A Promising Workshop

Perhaps the most promising aspect of the whole convention is the practical approach to regulatory laws as well as cannabis awareness and certification. Standardization and regulation are fundamental to the growth and security of the marijuana industry. People need to be able to get quality top name brands so they know what they are getting. The result of decades of marijuana criminalization has meant that dealers can label their marijuana whatever they want and customers would not know the difference. This era is coming to an end, and if people want to get their favorite strain of OG Kush, White Widow or Blueberry, then it will be certified and regulated, meaning that it is of a sufficient quality with acceptable levels of toxins.

Max Montrose, President of Denver’s Trichome Institute, which offers cannabis certification and education, led his “Interpening: The Art of the Cannabis Sommelier” workshop. Montrose explained to attentive business minds, millennials and retirees alike how he developed his discriminating palate in Colorado, the first state in the US to legalize medicinal marijuana, in 2012. “I was a kid on a cocktail of pharmaceuticals. At 13, I started noticing how different types of cannabis strains affected me,” said the self-described weed nerd and creator of the Island Diesel Skunk sativa strain.

Montrose then adeptly pointed out a huge gap in the classification of marijuana types, one which could potentially create a giant headache in a national weed rollout. “I’ve bought six different types of ‘blue dream’ at four different dispensaries. Many experts don’t know much about the actual plants, they don’t know what they’re talking about,” he said, advocating strongly for marijuana DNA testing – to ensure customers know the strength of what they are buying.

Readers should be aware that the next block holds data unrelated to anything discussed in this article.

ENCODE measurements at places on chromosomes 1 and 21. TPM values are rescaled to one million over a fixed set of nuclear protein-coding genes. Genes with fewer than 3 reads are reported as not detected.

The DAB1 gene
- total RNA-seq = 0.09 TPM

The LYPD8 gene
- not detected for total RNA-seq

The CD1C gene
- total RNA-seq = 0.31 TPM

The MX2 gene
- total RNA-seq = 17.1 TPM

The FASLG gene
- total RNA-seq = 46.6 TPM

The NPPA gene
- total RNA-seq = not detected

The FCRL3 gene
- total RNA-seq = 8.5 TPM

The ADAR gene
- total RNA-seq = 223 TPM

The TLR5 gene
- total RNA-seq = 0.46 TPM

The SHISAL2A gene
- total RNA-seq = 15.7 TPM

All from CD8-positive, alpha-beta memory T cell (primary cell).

The Importance of Certification

Indeed, correct labelling of cannabis strains is the most important element of the success of the industry and the biggest problem at present. Many vendors do not know what they are getting and do not test, but accept what they are getting from the suppliers at face value. And the customers will not know the difference either. Presently there is little point in buying a “high qualityOG Kush” strain of marijuana. If it has not been tested how are you to know if it is “high quality OG Kush” as opposed to 6 months old Sour Candy? The only way to know this is through regulation and certification. Until this happens the marijuana industry will remain in its infancy. But overall the symposium was a testimony to the strength of an industry that is set to grow.


Geez, there seem to be a lot of people named Ann who write marijuana blogs. Well, that’s my name too, and when I asked my mom why she decided to give me such a mundane label she explained that the name Ann meant God has favored me. My name took on a whole new significance and I no longer thought it boring. And God has favored me – he gave me the gift of the gab and he smiled his approval when I decided to move to San Francisco. I love this city, I love the people, and most of all I love writing about marijuana.